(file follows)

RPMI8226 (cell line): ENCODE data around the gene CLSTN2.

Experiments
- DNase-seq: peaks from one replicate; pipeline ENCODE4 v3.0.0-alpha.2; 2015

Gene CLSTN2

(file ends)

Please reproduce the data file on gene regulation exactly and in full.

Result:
RPMI8226 (cell line): ENCODE data around the gene CLSTN2.

Experiments
- DNase-seq: peaks from one replicate; pipeline ENCODE4 v3.0.0-alpha.2; 2015

Gene CLSTN2